A wonderful portion of West Fork Trail is the interesting rock formations and incredible high cliff views. Massive rocks walls soar upward to the sky and water eroded curved stone meet the cool flowing stream throughout the trek.
A typical view of the trail can be seen by the image above. The full flowing stream runs along the base of the high canyon walls most of the hike.
Exposed by the sun in open areas, quickly the trail turns back into a shaded forest with fallen trees scattered around. Rumors of a waterfall along the trail sparked my interest, but I only came across a moderately dripping and free flowing spatter of water from the high rocks. None the less, I took a photo of it.
Nearing the end of the trail, I attempted to go off-path to gain some slight elevation to access a different perspective of the stream. My attempt failed shortly once I reached a canyon wall. However, by studying Google Earth, there are ways possibly to squeeze through one of the off-shoot ravines to make it to the top of the plateau. In the future, I may try to access one of them to make it to the top where I am told is an old forgotten dirt road of the past.
West Fork Trail is one of the most popular trails in Sedona due to its easy trail hike and amazing flowing watery areas. But with a popular trail brings hundreds of people. Starting out in the morning, the trail population was full and later in the day returning, even more people were bogging down the watery crossings. Along the entire hike there were maybe two or three times when I didn’t see any people, but other than that, other hikers were always in sight. A funny encounter with an elderly lady complained to me about her husband in regards to how he was afraid to get his feet wet.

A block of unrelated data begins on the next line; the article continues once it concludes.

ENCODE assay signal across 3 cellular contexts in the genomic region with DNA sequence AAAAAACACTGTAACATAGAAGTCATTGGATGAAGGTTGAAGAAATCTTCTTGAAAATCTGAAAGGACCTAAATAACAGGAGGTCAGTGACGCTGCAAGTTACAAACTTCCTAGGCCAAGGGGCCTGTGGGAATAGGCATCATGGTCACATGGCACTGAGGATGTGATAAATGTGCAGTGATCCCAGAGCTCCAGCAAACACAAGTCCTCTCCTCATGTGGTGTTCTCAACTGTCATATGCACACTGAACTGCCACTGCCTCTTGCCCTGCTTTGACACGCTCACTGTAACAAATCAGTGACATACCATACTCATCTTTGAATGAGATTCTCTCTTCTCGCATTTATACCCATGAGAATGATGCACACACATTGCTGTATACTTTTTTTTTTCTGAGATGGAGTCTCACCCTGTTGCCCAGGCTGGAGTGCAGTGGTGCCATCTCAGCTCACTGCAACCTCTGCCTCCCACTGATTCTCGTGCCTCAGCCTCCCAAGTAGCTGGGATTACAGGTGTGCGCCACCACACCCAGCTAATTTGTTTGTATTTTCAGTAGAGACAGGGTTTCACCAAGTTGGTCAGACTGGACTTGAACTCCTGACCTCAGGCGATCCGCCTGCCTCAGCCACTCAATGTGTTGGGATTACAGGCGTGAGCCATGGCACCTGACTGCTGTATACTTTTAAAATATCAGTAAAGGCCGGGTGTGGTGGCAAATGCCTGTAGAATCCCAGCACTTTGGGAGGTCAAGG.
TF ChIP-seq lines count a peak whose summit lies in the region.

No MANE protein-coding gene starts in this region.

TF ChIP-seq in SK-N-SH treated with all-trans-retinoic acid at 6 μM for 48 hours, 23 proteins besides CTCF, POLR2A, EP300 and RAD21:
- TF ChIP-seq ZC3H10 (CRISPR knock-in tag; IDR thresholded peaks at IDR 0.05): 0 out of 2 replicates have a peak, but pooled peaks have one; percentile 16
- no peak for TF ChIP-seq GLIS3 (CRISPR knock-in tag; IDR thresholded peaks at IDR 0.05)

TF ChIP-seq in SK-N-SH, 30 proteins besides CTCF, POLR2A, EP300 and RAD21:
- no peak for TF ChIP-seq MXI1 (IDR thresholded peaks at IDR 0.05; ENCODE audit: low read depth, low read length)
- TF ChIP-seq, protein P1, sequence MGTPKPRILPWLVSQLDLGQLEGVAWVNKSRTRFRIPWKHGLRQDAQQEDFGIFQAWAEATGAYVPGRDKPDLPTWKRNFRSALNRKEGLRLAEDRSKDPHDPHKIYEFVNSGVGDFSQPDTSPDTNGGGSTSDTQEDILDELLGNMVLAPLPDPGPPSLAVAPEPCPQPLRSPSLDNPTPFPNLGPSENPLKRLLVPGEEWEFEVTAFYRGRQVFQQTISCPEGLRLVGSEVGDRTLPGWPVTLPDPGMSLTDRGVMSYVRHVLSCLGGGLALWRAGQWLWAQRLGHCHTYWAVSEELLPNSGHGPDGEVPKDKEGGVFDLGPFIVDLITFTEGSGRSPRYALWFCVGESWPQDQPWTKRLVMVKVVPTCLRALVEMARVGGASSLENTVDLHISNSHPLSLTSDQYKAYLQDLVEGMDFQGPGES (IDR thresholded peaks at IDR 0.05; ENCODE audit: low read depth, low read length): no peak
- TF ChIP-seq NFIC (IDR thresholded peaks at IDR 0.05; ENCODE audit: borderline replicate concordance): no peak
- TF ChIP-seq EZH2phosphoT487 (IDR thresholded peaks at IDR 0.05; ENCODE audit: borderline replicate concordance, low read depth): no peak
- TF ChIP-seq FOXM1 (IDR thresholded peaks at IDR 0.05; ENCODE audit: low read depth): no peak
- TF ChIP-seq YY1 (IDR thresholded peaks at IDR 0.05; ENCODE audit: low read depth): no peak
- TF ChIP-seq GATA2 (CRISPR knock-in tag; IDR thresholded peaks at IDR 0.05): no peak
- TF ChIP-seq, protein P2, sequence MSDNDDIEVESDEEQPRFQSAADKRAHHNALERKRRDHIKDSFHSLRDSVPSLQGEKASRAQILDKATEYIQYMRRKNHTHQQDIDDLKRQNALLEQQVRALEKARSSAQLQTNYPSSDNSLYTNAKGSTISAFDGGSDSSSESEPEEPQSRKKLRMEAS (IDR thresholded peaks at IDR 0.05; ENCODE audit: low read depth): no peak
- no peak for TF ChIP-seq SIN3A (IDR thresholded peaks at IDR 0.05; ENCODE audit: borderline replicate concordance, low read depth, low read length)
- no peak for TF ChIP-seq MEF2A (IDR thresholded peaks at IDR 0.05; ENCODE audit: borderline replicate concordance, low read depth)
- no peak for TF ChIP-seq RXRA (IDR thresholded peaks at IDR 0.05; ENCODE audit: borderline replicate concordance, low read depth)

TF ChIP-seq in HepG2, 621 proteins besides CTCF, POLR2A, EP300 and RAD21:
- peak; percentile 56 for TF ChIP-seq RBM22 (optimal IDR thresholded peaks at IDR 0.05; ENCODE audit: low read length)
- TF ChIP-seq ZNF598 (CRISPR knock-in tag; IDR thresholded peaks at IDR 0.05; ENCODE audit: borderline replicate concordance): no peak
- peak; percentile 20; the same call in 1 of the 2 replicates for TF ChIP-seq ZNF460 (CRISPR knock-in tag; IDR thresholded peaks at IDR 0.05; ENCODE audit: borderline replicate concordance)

Everyone I came across was very nice and considerate. I did see several very young children walking along or being carried by the father on the trail.
The End of the Trail
West Fork Trail winds and twists for about 3.6 miles (5.8 km). At the end of the trail a sign is posted that reads, “Maintained trail ends at narrow canyon pool ahead – hikers must continue 2 3/4 miles past this point for camping and campfires.” I went in as far as the canyon pools. The water at this level was the deepest through the trek and was about waist deep at one portion.
Final Thoughts: Crowded but Great for Families
The hefty $10.00 fee to access West Fork Trail is well worth the cost. Although I only rated this trail a 4.0, the lower score was due to the over crowdedness of the whole area. West Fork Trail has nice canyon scenery, plenty of shaded areas, and challenging obstacles along the way. I would highly recommend this trail for families with young children and for those hikers that struggle with steep arduous climbs since most of the trail is flat with very little change in elevation.
View all images of the trail:
View Complete Trekking Analysis One Way
View GPS Map and photo locations:
From Sedona, go north on Route 89A for approximately 10 miles and the trailhead will be on the left. There is ample $10.00 parking, but arrive earlier as possible on account of the popularity of the trail.
Terrain Map of West Fork Trail, Sedona, Arizona